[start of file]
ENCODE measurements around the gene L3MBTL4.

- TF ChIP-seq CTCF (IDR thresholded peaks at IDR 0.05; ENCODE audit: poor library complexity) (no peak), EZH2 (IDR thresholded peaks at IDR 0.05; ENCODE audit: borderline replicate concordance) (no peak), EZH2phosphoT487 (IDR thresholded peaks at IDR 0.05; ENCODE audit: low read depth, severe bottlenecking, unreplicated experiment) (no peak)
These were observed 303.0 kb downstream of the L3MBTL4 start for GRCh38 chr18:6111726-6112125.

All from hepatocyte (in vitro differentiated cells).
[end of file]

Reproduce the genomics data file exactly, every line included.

ENCODE measurements around the gene L3MBTL4.

- TF ChIP-seq CTCF (IDR thresholded peaks at IDR 0.05; ENCODE audit: poor library complexity) (no peak), EZH2 (IDR thresholded peaks at IDR 0.05; ENCODE audit: borderline replicate concordance) (no peak), EZH2phosphoT487 (IDR thresholded peaks at IDR 0.05; ENCODE audit: low read depth, severe bottlenecking, unreplicated experiment) (no peak)
These were observed 303.0 kb downstream of the L3MBTL4 start for GRCh38 chr18:6111726-6112125.

All from hepatocyte (in vitro differentiated cells).